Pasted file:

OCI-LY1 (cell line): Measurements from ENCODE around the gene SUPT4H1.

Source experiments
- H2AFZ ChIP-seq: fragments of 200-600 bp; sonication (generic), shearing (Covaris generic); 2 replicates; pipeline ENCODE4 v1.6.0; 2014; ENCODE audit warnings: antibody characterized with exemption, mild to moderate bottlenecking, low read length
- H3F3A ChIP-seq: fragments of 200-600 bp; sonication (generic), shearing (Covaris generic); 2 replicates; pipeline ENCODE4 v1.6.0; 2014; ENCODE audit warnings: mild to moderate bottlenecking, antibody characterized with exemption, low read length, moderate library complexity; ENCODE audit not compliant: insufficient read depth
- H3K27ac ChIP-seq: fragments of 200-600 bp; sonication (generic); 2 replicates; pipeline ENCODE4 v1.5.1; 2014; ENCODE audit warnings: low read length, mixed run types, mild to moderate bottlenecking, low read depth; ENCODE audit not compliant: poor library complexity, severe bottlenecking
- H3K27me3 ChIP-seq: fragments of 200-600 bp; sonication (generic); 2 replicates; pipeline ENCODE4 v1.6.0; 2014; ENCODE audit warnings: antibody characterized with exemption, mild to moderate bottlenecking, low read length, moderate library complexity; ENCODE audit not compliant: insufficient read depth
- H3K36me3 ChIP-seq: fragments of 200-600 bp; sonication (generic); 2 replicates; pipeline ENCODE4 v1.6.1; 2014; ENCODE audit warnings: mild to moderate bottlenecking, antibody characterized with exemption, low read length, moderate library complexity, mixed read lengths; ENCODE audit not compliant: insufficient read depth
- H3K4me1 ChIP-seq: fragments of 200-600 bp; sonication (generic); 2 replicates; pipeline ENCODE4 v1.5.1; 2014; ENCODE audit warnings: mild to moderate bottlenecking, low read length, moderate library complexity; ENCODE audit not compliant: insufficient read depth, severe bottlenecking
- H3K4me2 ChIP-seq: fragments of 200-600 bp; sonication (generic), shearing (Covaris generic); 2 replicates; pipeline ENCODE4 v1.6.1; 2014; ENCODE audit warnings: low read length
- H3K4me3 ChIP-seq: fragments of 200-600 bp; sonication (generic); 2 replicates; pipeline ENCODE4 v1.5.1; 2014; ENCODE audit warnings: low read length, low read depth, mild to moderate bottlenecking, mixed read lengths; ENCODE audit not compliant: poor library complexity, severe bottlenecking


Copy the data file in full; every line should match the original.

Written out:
OCI-LY1 (cell line): Measurements from ENCODE around the gene SUPT4H1.

Source experiments
- H2AFZ ChIP-seq: fragments of 200-600 bp; sonication (generic), shearing (Covaris generic); 2 replicates; pipeline ENCODE4 v1.6.0; 2014; ENCODE audit warnings: antibody characterized with exemption, mild to moderate bottlenecking, low read length
- H3F3A ChIP-seq: fragments of 200-600 bp; sonication (generic), shearing (Covaris generic); 2 replicates; pipeline ENCODE4 v1.6.0; 2014; ENCODE audit warnings: mild to moderate bottlenecking, antibody characterized with exemption, low read length, moderate library complexity; ENCODE audit not compliant: insufficient read depth
- H3K27ac ChIP-seq: fragments of 200-600 bp; sonication (generic); 2 replicates; pipeline ENCODE4 v1.5.1; 2014; ENCODE audit warnings: low read length, mixed run types, mild to moderate bottlenecking, low read depth; ENCODE audit not compliant: poor library complexity, severe bottlenecking
- H3K27me3 ChIP-seq: fragments of 200-600 bp; sonication (generic); 2 replicates; pipeline ENCODE4 v1.6.0; 2014; ENCODE audit warnings: antibody characterized with exemption, mild to moderate bottlenecking, low read length, moderate library complexity; ENCODE audit not compliant: insufficient read depth
- H3K36me3 ChIP-seq: fragments of 200-600 bp; sonication (generic); 2 replicates; pipeline ENCODE4 v1.6.1; 2014; ENCODE audit warnings: mild to moderate bottlenecking, antibody characterized with exemption, low read length, moderate library complexity, mixed read lengths; ENCODE audit not compliant: insufficient read depth
- H3K4me1 ChIP-seq: fragments of 200-600 bp; sonication (generic); 2 replicates; pipeline ENCODE4 v1.5.1; 2014; ENCODE audit warnings: mild to moderate bottlenecking, low read length, moderate library complexity; ENCODE audit not compliant: insufficient read depth, severe bottlenecking
- H3K4me2 ChIP-seq: fragments of 200-600 bp; sonication (generic), shearing (Covaris generic); 2 replicates; pipeline ENCODE4 v1.6.1; 2014; ENCODE audit warnings: low read length
- H3K4me3 ChIP-seq: fragments of 200-600 bp; sonication (generic); 2 replicates; pipeline ENCODE4 v1.5.1; 2014; ENCODE audit warnings: low read length, low read depth, mild to moderate bottlenecking, mixed read lengths; ENCODE audit not compliant: poor library complexity, severe bottlenecking